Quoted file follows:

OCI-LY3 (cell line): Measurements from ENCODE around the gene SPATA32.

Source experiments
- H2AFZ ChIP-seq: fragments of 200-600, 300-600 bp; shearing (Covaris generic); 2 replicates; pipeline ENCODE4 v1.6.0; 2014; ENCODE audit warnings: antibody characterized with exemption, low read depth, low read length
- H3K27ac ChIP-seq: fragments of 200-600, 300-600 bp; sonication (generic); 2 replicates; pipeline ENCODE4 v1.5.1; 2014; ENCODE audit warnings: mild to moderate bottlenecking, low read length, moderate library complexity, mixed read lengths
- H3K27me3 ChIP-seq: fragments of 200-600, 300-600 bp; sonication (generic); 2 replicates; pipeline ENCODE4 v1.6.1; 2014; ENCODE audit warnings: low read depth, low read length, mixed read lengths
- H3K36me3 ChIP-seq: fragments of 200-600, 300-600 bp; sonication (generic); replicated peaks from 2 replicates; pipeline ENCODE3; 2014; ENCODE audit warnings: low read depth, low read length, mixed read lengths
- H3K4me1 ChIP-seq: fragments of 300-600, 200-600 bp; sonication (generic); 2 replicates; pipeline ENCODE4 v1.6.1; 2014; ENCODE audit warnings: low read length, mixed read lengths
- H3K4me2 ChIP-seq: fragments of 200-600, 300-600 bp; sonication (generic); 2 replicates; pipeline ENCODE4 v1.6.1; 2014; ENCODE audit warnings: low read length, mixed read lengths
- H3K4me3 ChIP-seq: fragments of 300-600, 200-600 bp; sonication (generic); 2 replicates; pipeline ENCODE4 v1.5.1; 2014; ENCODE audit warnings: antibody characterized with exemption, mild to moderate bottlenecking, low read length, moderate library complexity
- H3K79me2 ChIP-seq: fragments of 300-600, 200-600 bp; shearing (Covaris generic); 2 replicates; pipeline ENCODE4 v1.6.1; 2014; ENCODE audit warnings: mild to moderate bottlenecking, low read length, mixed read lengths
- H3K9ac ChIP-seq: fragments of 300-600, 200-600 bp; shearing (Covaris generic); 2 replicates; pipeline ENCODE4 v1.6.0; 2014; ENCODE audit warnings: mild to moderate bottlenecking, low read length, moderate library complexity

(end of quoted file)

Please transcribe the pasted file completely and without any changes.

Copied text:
OCI-LY3 (cell line): Measurements from ENCODE around the gene SPATA32.

Source experiments
- H2AFZ ChIP-seq: fragments of 200-600, 300-600 bp; shearing (Covaris generic); 2 replicates; pipeline ENCODE4 v1.6.0; 2014; ENCODE audit warnings: antibody characterized with exemption, low read depth, low read length
- H3K27ac ChIP-seq: fragments of 200-600, 300-600 bp; sonication (generic); 2 replicates; pipeline ENCODE4 v1.5.1; 2014; ENCODE audit warnings: mild to moderate bottlenecking, low read length, moderate library complexity, mixed read lengths
- H3K27me3 ChIP-seq: fragments of 200-600, 300-600 bp; sonication (generic); 2 replicates; pipeline ENCODE4 v1.6.1; 2014; ENCODE audit warnings: low read depth, low read length, mixed read lengths
- H3K36me3 ChIP-seq: fragments of 200-600, 300-600 bp; sonication (generic); replicated peaks from 2 replicates; pipeline ENCODE3; 2014; ENCODE audit warnings: low read depth, low read length, mixed read lengths
- H3K4me1 ChIP-seq: fragments of 300-600, 200-600 bp; sonication (generic); 2 replicates; pipeline ENCODE4 v1.6.1; 2014; ENCODE audit warnings: low read length, mixed read lengths
- H3K4me2 ChIP-seq: fragments of 200-600, 300-600 bp; sonication (generic); 2 replicates; pipeline ENCODE4 v1.6.1; 2014; ENCODE audit warnings: low read length, mixed read lengths
- H3K4me3 ChIP-seq: fragments of 300-600, 200-600 bp; sonication (generic); 2 replicates; pipeline ENCODE4 v1.5.1; 2014; ENCODE audit warnings: antibody characterized with exemption, mild to moderate bottlenecking, low read length, moderate library complexity
- H3K79me2 ChIP-seq: fragments of 300-600, 200-600 bp; shearing (Covaris generic); 2 replicates; pipeline ENCODE4 v1.6.1; 2014; ENCODE audit warnings: mild to moderate bottlenecking, low read length, mixed read lengths
- H3K9ac ChIP-seq: fragments of 300-600, 200-600 bp; shearing (Covaris generic); 2 replicates; pipeline ENCODE4 v1.6.0; 2014; ENCODE audit warnings: mild to moderate bottlenecking, low read length, moderate library complexity